ECG electrodes 12 are placed on the body along with PCG microphone 14. An acoustic microphone 15 may optionally be used for filtering out ambient noise occurring during recording. The inventors have used model numbers SMll and SMllCN manufactured by Shure Electronics. The leads from ECG electrodes 12 and PCG microphone 14 are connected to signal conditioner/isolator 16 which prepares the signals for recorder 18. Input protection resistors are usually employed in connecting the leads, having around a 1 watt rating and 100 kilo-ohm resistance. Recorder 18 is a conventional magnetic tape recorder, such as that manufactured by Racal of Irvine, Calif., under the trade name STOREHORSE, and is powered by a standard 120 volt AC powerline. In playback mode, recorder 18 outputs the recorded signal to a recorder/processor interface unit 20 which further conditions the signal for input into the data processor 22. Processor 22 typically converts the analog signal to digital form and performs any one of a number of data analysis functions on the digital data. The present invention does not concern itself with the processing of the extracted information.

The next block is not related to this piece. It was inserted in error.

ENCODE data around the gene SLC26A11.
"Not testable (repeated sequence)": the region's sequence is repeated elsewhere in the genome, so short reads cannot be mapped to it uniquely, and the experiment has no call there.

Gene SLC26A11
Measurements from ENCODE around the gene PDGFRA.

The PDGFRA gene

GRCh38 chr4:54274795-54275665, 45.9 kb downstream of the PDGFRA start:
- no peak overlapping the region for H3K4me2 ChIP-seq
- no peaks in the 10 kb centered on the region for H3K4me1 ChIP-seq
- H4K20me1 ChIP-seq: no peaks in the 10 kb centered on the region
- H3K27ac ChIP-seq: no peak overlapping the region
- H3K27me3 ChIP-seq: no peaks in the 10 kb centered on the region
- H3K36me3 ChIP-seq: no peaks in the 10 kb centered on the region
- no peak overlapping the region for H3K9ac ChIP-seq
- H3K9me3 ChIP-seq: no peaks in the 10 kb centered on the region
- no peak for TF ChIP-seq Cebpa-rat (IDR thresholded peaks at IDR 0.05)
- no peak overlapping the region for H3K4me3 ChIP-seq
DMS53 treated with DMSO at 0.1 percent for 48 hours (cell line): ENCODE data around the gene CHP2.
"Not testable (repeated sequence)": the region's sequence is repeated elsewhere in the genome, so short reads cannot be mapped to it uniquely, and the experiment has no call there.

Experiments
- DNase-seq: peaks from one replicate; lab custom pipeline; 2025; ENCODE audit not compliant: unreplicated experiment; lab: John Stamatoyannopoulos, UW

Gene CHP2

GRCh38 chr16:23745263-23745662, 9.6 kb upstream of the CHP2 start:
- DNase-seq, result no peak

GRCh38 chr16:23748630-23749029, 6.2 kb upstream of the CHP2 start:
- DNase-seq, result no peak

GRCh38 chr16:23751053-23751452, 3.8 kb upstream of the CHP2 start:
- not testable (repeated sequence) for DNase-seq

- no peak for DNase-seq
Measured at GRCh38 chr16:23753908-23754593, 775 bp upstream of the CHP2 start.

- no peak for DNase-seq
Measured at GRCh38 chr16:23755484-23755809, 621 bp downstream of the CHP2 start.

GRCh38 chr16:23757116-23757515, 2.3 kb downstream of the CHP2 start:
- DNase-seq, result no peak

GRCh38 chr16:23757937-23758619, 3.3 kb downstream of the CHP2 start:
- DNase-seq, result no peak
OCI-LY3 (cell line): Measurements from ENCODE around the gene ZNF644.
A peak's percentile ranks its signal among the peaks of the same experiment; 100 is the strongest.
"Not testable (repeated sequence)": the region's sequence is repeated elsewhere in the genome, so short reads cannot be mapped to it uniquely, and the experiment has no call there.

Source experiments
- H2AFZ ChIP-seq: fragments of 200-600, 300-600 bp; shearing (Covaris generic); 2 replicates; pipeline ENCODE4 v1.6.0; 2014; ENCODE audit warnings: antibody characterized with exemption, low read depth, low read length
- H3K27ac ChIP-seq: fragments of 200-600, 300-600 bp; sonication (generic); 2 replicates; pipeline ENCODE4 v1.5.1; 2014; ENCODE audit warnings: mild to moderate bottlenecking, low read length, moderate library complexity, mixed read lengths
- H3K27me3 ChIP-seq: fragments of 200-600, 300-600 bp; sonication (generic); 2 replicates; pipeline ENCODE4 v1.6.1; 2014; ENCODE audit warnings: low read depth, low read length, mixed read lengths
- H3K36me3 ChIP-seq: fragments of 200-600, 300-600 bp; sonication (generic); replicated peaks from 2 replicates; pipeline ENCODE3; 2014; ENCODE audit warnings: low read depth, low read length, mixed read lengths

The design of signal conditioner 16 is further illustrated in FIG. 2. Cables from ECG electrodes 12 are connected to the input of an ECG amplifier 24. This circuit converts the three-wire raw input signal to a two-wire output signal. ECG amplifiers are known, and a suitable unit may be purchased from the Hewlett Packard Co. ECG amplifier 24 should incorporate low leakage input amplifiers. These wires are then connected to the input of an isolation amplifier 26.